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Just woke up, too early, but road trip to a workshop today. Took me a few seconds. Book Em! LOL!😎 Maybe if that one more word was in there. Book Em Danno. What show was that?....... Hawaii 5-0. Is that used in the new series? I don't watch it.
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A neighboring suburb does an annual book sale as a fundraiser for their law enforcement organizations. (They call it Book 'Em -- cute, huh?) It is coming up soon, and I'm going to go through this entire thread and mark down authors and books recommended by you. Thanks!
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GA, James Joyce's "Ulysses" shows up on every list of significant books I've seen. Best Books of the 20th Century. Most Influential Writing of the Century, etc. etc. A few years ago I decided to read it again. My first reaction was, "This is absolutely brilliant. No wonder it appears on all the lists." And after another 100 pages, "I'm not willing to work this hard unless I'm getting paid." I did not finish it.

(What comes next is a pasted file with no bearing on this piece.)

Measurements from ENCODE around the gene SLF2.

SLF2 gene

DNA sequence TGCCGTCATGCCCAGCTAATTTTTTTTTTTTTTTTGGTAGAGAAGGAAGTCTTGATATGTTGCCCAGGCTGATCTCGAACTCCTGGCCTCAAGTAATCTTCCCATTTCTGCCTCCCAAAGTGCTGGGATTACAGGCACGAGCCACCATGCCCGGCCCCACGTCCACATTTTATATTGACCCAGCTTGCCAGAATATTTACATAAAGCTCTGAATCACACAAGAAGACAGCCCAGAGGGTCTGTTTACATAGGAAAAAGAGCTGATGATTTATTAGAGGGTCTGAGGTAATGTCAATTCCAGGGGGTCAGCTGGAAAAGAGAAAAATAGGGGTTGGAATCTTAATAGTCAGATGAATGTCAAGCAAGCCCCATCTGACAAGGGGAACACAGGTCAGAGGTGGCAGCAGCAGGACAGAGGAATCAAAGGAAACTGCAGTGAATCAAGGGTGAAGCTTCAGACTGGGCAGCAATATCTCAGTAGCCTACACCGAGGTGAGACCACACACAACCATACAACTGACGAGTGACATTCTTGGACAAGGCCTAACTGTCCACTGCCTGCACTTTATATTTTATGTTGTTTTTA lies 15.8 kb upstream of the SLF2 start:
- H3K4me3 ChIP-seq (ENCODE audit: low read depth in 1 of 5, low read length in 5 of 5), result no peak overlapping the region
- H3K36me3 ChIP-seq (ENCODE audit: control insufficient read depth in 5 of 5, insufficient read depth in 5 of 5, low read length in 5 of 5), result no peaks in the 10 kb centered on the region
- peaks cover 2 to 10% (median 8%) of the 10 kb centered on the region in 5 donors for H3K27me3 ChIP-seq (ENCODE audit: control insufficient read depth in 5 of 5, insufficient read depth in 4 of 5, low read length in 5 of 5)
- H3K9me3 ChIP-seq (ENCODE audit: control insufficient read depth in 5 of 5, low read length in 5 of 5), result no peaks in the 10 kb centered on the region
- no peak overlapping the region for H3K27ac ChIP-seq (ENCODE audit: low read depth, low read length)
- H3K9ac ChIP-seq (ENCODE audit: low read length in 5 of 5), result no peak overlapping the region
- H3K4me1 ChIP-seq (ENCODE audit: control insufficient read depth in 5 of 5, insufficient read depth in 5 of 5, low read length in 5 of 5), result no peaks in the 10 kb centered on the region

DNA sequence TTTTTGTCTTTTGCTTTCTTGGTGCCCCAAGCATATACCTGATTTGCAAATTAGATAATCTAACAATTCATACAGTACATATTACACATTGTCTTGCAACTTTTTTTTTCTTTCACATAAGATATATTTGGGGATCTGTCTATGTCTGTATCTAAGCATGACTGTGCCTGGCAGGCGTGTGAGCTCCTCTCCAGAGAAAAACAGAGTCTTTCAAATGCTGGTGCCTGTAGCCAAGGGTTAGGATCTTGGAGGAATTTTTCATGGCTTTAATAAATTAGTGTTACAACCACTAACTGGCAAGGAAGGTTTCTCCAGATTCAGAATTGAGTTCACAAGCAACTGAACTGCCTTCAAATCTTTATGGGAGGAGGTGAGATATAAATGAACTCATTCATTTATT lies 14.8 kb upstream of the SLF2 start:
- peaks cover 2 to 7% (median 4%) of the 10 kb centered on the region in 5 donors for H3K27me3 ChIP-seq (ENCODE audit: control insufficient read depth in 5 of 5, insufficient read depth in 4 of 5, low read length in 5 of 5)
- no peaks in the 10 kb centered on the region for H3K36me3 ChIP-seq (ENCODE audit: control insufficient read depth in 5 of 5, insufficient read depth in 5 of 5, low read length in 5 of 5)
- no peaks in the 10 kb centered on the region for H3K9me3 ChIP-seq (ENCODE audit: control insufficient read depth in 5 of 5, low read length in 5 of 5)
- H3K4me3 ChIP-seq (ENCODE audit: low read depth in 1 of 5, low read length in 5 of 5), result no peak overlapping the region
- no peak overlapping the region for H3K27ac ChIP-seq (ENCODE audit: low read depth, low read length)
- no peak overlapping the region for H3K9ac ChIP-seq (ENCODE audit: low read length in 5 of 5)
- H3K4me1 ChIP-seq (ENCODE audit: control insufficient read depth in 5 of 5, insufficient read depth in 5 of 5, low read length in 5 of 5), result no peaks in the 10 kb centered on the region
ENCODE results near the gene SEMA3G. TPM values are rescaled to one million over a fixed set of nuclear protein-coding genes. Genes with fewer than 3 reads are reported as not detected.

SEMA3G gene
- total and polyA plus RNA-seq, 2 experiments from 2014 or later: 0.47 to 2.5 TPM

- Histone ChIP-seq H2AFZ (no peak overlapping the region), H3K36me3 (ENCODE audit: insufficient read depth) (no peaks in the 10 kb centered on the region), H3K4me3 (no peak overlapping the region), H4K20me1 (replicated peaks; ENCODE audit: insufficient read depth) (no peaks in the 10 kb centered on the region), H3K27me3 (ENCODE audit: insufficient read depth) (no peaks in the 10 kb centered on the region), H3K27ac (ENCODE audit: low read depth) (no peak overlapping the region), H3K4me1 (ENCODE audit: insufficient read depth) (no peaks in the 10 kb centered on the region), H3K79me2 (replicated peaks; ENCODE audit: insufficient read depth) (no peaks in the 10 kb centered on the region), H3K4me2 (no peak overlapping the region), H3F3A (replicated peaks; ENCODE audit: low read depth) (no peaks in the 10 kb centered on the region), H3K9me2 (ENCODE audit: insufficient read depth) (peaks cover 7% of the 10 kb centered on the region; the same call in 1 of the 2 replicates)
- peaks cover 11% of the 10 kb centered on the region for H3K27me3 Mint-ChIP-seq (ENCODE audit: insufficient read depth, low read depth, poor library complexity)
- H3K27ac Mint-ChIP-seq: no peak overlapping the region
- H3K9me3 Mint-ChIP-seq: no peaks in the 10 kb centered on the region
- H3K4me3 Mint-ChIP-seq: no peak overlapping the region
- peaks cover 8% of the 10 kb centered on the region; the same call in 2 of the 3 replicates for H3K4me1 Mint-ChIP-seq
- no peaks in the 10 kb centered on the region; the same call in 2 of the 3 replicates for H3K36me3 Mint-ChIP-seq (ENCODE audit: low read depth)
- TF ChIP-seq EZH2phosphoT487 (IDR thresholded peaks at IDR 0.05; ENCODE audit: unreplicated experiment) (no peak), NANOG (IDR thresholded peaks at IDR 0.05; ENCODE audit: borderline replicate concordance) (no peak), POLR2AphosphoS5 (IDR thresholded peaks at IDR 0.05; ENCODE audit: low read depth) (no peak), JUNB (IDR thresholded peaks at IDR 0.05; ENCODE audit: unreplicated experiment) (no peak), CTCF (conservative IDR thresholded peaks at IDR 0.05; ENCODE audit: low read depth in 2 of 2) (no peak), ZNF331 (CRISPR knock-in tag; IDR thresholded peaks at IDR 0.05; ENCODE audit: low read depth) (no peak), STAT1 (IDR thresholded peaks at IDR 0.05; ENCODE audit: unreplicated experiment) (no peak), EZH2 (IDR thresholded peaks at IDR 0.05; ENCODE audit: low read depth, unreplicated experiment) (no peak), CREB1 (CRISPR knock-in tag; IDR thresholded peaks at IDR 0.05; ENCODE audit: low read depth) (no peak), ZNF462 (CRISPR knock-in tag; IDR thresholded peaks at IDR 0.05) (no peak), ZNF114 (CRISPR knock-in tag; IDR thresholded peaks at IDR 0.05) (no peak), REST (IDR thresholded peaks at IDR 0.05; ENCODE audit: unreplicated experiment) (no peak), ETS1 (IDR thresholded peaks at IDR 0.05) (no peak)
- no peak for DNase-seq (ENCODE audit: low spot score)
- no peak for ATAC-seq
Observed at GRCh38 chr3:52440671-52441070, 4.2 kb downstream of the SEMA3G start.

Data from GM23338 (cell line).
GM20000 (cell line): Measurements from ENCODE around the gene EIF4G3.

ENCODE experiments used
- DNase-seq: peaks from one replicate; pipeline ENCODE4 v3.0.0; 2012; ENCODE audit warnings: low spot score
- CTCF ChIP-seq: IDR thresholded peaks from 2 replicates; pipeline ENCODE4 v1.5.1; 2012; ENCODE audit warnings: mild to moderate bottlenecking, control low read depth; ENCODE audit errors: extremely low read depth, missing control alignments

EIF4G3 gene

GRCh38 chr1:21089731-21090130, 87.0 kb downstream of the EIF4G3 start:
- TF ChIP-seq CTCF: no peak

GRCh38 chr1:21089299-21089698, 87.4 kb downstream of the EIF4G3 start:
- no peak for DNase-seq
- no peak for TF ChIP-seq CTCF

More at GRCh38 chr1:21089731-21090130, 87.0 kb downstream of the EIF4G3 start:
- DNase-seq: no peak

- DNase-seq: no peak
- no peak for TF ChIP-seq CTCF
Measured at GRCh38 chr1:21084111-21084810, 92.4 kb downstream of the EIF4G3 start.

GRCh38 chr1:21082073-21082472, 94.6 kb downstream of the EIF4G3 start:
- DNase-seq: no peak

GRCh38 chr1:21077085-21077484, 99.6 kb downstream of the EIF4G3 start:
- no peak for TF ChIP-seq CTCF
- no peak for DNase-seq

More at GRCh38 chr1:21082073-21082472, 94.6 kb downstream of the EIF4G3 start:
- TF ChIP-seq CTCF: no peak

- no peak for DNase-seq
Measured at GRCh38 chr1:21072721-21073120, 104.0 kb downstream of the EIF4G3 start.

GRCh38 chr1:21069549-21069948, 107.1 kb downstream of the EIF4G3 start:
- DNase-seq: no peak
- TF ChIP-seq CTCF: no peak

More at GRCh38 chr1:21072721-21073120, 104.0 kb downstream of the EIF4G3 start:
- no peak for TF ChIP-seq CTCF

Do ordinary people actually read that book, outside of college classrooms? I still think it is brilliant. I concur with all those list makers. But it is/was more important for its influence on other writers than for the number of people who read it on the subway, I think.

If you do read it again, I'd love to know if you finish it.
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I am definitely going to have to check out Anne Tyler's "A Spool of Blue Thread". I have a wide variety of interests when it comes to reading. Sci Fi, Historical and Regular Romance, Mysteries etc as well as educational books.